One of my greatest passions is the sparkling wine classic method, and for this reason I try to broaden my knowledge of this type every day. In particular, I have a mission: to taste all Italian classic method sparkling wines. That is why when Federica of Aroma Wine Bar Enoteca in Tortona proposed that we write this article together dedicated to this type, I totally relied on his passion to discover bubbles that I had never tasted. Among his wide selection, he could certainly have proposed me something easier and more conventional such as a Franciacorta DOCG or an Alta Langa DOCG to remain in Piedmont, but instead he decided to surprise me with three real gems without a strong denomination behind them but capable of exciting even the most conventional winelover. To propose a wine sparkling wine elaborated from arneis, timorasso or durella grapes takes courage... or great competence and Federica for me has both. So thank you, thank you and thank you again!
Sparkling wine: Torque 2015, Tenuta Dalle Ore
The first sparkling wine whose tasting notes I want to share with you is also the one I enjoyed the most: Torque di Tenuta Dalle Ore classic method sparkling wine from durella grapes (you can buy it HERE). I found it INCREDIBLE. Durella is a white grape variety indigenous to the Veneto region, specifically the Verona area. Vigorous and productive, characterised by great sapidity and a persistent freshness, it lends itself well to the production of pure sparkling wines, especially classic method, which can age for a long time on the lees. Known mainly for a DOC located between Verona and Vicenza, the Monti Lessini Durello DOC, it is vinified as Durello, Durello Superiore, Durello Passito and Durello Spumante. And it is precisely this last type that I want to focus on today.
For a number of interesting reasons, the Durello Spumante that has caught on outside its area of origin is the Charmat Method version and, outside of a public of enthusiasts and connoisseurs, it is almost unthinkable to think of Durello Spumante as a valid alternative to the more noble appellations. Certainly among the reasons why Durello Spumante Metodo Charmat has been most successful is its price. A bottle of Torque Durello Metodo Classico Pas Dosé 2015 costs €33 in Federica's Enoteca, which is not exactly 'first price' when it comes to Italian sparkling wine. All wine consumers 'accept' to spend around €30 on a bottle of Champagne, even the average consumer who for a special occasion wants to uncork a status symbol wine to make a good impression. Accepting to spend more than 30€ on a classic method sparkling wine from a 'child of a lesser Bacchus' is for sincerely passionate connoisseurs.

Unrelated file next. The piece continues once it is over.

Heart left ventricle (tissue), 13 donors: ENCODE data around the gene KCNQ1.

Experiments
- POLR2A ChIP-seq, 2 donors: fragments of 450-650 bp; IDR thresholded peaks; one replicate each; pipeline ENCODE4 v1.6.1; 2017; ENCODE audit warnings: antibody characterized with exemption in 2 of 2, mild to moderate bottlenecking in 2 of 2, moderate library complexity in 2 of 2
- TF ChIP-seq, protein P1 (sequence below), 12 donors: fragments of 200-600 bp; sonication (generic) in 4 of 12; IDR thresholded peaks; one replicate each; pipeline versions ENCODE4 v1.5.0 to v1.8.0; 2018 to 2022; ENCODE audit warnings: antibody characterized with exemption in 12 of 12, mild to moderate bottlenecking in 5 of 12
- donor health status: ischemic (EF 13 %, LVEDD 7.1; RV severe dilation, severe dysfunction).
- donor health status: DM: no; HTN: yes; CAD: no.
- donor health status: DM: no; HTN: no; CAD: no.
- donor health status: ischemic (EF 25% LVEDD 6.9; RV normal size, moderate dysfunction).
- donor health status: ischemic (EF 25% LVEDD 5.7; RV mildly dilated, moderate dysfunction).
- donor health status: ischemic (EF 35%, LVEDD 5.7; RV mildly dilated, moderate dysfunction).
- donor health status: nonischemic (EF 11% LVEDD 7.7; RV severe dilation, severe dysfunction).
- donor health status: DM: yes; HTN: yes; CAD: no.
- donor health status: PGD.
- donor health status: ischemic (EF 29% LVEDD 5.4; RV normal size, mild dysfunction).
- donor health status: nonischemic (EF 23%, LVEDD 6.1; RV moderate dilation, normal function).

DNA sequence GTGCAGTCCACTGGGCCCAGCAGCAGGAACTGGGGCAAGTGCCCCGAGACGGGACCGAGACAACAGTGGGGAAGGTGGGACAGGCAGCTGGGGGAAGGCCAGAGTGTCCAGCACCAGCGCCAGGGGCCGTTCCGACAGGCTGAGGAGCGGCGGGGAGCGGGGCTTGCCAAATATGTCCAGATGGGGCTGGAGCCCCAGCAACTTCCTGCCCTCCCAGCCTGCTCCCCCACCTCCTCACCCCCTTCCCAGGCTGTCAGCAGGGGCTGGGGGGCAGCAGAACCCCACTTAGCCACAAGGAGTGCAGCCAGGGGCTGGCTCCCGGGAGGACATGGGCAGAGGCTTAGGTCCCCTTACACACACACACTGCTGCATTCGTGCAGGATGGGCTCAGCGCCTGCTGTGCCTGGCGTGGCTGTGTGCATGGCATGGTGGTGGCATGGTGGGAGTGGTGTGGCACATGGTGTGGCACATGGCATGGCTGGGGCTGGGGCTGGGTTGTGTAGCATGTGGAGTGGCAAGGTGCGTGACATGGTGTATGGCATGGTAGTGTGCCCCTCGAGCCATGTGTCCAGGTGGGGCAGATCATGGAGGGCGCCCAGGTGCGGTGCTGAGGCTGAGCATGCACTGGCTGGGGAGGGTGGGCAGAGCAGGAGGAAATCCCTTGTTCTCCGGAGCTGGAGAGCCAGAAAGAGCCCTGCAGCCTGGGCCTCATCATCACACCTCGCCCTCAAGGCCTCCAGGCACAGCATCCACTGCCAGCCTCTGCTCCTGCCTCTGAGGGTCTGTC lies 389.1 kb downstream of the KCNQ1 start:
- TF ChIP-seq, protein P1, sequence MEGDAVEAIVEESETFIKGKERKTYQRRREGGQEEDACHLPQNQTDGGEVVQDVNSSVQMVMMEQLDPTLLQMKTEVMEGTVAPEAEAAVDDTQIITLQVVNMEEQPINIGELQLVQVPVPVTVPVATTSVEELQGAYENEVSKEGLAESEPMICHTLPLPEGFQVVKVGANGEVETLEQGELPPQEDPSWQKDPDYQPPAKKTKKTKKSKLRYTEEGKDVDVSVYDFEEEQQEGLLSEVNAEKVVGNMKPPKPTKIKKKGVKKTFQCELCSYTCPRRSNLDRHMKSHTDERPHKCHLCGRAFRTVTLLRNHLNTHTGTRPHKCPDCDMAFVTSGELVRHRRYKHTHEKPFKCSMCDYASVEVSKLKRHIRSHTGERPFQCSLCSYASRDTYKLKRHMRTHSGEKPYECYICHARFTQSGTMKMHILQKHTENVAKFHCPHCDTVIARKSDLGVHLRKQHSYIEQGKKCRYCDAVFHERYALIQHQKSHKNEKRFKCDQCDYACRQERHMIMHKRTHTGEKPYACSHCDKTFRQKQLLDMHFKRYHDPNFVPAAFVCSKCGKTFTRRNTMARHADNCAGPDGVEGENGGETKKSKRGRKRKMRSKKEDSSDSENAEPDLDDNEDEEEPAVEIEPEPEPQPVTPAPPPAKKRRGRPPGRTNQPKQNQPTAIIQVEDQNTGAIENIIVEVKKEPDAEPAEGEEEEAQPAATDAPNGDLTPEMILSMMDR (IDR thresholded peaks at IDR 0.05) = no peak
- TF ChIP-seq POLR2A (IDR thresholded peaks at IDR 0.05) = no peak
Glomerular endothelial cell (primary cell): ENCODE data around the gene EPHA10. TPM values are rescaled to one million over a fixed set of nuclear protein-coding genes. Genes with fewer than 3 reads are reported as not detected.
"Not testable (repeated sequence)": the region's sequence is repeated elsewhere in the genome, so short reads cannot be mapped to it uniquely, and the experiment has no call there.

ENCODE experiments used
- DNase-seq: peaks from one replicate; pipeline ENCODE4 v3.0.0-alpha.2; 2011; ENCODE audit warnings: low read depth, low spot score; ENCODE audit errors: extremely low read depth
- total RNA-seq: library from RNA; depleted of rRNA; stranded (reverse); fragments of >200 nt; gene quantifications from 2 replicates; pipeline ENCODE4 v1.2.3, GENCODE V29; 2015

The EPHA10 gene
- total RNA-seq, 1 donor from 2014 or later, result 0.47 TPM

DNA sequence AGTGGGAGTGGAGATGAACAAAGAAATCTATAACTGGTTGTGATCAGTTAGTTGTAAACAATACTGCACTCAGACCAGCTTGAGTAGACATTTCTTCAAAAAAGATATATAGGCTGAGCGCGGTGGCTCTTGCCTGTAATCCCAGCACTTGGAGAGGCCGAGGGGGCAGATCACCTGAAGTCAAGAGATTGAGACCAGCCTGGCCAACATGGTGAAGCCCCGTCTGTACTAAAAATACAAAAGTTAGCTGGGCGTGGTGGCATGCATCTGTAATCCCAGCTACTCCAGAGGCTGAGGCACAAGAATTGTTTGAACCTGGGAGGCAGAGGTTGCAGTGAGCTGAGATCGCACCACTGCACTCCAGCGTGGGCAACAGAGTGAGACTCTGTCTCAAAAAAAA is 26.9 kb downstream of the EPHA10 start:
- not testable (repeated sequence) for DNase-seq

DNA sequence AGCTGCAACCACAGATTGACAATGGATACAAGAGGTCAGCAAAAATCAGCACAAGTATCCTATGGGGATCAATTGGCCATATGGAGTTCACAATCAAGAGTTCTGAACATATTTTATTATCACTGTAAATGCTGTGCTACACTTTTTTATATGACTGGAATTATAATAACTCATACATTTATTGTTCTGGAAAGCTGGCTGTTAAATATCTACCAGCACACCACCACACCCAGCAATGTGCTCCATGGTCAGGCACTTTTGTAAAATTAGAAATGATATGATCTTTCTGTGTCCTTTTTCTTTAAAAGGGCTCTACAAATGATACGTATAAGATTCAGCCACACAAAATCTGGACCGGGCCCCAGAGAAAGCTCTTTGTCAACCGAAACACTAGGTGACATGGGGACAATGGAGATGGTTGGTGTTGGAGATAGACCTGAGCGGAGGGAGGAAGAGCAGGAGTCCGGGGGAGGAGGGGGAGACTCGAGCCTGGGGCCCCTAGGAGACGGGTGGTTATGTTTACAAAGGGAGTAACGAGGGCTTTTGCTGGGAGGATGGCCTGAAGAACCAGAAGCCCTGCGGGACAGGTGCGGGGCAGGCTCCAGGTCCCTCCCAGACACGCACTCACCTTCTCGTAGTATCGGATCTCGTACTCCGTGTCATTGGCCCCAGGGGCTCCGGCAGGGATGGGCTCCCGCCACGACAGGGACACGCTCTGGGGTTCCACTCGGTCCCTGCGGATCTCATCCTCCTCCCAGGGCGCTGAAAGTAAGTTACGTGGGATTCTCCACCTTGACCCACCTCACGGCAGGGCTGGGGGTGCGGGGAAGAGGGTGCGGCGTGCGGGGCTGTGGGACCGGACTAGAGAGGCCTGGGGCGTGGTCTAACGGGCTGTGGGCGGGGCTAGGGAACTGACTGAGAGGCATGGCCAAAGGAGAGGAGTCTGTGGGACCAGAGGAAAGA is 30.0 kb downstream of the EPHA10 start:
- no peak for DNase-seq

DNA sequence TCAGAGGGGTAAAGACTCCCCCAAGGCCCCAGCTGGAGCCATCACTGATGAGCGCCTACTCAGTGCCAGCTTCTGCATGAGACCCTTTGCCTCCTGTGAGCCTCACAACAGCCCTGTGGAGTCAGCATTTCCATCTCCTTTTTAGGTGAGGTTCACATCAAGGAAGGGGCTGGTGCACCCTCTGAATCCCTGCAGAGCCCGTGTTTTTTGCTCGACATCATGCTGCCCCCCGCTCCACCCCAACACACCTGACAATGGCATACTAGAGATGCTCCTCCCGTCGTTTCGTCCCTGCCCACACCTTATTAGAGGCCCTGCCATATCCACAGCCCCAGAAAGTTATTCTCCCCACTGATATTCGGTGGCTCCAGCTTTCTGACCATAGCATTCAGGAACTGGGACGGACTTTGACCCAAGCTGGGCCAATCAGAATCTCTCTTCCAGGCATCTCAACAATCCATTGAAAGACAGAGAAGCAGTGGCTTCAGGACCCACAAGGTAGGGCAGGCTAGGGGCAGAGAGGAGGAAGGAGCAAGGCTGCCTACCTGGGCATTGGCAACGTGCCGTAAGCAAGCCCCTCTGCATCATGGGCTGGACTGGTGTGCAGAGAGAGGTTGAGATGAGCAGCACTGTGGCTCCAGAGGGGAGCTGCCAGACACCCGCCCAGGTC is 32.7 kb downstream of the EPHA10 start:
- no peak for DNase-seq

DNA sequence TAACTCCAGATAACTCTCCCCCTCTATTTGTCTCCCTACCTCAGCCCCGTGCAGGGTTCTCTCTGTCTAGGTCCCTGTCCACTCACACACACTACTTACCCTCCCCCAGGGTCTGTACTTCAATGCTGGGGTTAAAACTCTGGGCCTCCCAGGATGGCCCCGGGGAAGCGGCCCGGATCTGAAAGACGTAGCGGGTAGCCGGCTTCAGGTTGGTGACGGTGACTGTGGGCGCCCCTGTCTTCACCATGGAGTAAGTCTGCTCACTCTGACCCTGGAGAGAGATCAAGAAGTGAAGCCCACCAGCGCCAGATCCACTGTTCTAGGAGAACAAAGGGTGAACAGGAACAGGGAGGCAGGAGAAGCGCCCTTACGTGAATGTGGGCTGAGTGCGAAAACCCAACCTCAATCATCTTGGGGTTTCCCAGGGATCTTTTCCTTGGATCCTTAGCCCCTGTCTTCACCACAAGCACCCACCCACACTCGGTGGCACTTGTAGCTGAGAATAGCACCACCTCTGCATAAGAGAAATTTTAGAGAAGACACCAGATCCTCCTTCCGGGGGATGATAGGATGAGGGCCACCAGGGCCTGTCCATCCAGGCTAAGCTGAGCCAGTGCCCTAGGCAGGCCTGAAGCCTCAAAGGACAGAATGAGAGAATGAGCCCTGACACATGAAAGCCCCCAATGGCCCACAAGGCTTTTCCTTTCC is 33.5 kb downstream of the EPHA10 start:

My tasting. It is an intense golden yellow with bronze reflections. The bubble is very fine, numerous and persistent. The nose is crazy intense, elegant and with those ripe scents that make me lose my head. I recognise notes of zabaglione, chocolate ganache, sweet liquorice, candied orange peel covered in white chocolate. In the mouth it is silky, fresh, consistent, elegant and with a long zabaglione finish. Perfect with oysters, mushrooms and truffles and fatty cheeses.
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Sparkling wine: Maccagno Brut
The second sparkling wine that Federica of Aroma Wine Bar Enoteca in Tortona proposed to me is at least as interesting as Torque, especially for the grape varieties from which it is made. It is a Piedmontese wine that rewrites the potential of Nebbiolo as a great variety for white sparkling wine making and, above all, gives a leading role to a variety that in classic method sparkling wine making is certainly still considered (unfortunately) a tail-end of all production from indigenous grapes: Arneis. Probably, if you do not live in Piedmont, you have never tasted a sparkling wine from arneis. In fact, you may have tasted it in charmat version as a substitute for spritz or bar 'prosecchino' (which have nothing to do with that prosecco I adore and of which I have told you so often!). Instead, Federica was able to offer me a Maccagno Brut (you can buy it HERE) "A 'da dazzling' wine made from 70% arneis and 30% nebbiolo grapes that matures on the lees for a good 60 months. I would like to emphasise that although it is marketed as Brut (no doubt for communication purposes), it is a Pas Dosé because no dosage was made after disgorging.